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The Stock Market Has An Epiphany – While The Bond Market Smiles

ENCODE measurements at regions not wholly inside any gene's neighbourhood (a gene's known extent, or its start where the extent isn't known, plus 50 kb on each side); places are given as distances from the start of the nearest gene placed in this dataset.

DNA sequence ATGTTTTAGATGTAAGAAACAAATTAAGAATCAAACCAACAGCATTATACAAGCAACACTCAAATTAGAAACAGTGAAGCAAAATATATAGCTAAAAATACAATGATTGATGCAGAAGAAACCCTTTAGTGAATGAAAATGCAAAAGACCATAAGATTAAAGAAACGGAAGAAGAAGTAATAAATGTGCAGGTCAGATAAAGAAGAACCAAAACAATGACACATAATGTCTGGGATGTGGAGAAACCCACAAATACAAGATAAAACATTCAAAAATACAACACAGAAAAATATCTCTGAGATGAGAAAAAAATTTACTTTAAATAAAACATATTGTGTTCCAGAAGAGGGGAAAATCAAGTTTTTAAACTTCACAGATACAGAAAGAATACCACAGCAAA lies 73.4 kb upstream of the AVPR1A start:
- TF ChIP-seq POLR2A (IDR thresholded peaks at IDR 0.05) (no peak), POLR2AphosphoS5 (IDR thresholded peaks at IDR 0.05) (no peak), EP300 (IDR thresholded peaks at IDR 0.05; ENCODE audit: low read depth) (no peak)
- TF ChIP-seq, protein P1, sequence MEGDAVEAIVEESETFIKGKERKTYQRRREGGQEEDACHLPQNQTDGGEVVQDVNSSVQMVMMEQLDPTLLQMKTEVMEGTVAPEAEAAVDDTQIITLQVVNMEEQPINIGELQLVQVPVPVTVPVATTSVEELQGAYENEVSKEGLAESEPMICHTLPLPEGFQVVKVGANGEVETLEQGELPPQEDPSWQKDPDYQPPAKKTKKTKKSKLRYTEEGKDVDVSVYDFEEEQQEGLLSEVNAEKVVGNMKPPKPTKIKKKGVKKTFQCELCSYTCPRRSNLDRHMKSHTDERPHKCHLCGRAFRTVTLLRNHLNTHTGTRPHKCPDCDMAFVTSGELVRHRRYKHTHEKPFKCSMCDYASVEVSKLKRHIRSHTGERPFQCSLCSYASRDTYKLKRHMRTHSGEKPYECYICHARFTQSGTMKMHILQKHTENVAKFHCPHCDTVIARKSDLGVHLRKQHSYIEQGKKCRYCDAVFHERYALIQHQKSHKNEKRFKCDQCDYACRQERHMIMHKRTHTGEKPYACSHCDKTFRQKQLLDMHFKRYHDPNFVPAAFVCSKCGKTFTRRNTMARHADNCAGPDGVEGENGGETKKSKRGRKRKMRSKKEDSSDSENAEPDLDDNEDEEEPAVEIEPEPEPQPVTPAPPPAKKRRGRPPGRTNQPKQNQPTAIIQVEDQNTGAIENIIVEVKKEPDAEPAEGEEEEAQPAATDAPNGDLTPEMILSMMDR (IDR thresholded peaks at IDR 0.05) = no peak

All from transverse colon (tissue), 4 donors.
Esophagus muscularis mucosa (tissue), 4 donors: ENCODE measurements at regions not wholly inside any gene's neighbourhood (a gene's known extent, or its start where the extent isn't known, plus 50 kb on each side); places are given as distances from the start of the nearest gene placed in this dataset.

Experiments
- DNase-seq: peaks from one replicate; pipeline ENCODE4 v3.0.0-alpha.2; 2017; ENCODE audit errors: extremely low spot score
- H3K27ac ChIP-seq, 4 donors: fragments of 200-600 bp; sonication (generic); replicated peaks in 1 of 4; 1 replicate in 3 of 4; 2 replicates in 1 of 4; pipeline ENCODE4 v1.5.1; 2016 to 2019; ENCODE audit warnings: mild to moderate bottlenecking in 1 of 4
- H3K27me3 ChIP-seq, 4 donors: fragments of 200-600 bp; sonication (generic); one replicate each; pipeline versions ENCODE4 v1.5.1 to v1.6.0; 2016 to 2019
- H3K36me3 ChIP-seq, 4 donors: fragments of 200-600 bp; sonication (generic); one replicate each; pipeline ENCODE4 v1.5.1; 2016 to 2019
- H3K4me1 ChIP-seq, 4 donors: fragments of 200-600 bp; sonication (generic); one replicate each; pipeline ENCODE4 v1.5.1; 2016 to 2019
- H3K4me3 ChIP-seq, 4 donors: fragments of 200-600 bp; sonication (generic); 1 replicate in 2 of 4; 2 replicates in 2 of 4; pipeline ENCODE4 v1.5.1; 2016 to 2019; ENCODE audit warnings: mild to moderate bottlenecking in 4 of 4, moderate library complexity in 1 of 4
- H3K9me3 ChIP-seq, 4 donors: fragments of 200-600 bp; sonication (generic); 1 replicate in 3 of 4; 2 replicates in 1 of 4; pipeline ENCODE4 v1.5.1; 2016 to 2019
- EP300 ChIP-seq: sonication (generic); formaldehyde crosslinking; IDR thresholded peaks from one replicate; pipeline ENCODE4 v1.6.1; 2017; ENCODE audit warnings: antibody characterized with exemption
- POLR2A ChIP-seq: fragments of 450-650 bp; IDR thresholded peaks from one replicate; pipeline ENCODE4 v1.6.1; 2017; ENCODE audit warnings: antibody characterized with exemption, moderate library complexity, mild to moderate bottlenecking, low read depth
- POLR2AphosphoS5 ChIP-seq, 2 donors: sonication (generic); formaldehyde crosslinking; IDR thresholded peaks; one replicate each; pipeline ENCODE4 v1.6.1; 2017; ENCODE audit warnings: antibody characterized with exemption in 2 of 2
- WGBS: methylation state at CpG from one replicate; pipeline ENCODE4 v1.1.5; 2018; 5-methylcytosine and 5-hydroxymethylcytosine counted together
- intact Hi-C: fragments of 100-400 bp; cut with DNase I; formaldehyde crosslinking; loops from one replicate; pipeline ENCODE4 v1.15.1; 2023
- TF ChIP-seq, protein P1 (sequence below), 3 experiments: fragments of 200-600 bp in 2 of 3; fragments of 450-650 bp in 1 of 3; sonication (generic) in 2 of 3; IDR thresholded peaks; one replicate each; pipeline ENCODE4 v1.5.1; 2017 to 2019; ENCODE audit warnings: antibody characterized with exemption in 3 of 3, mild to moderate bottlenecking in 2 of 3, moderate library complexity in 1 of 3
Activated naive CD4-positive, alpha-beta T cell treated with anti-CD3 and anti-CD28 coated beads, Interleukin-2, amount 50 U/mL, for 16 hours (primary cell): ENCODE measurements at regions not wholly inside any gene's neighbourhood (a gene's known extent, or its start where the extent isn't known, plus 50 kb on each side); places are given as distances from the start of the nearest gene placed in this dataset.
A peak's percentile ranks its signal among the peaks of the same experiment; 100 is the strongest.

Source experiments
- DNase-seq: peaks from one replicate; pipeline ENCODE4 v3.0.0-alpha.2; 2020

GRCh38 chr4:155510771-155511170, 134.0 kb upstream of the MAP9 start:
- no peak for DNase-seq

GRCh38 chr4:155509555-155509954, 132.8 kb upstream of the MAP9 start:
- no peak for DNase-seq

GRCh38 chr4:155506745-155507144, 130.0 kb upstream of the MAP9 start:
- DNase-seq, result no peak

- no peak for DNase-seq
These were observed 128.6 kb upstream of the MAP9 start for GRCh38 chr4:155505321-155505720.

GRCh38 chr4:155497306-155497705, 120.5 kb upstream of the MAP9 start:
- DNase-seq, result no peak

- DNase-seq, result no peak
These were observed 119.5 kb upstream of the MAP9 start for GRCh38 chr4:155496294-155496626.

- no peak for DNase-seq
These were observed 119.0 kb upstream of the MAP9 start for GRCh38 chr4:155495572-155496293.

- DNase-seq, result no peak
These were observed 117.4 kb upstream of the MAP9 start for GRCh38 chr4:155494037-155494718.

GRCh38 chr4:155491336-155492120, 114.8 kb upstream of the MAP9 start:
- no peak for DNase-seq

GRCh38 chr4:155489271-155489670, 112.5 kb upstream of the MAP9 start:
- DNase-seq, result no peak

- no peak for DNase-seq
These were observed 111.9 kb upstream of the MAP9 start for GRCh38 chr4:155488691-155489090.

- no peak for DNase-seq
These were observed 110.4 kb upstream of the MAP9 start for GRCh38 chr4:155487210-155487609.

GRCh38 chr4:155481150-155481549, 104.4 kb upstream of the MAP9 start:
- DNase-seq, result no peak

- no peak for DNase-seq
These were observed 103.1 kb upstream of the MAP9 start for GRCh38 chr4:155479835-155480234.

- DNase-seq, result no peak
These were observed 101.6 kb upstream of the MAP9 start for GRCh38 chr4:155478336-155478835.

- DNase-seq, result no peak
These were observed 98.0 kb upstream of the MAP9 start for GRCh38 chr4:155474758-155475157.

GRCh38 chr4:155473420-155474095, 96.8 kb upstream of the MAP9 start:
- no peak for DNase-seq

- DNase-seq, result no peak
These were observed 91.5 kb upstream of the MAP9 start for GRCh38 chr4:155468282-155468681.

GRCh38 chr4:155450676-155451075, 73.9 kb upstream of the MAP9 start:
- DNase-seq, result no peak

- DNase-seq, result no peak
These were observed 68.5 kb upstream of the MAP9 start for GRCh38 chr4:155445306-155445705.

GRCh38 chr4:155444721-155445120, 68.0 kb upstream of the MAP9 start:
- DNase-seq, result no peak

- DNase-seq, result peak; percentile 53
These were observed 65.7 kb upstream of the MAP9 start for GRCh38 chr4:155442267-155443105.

CAMS Weekly View from the Corner – Week ending 4/22/2022

April 25, 2022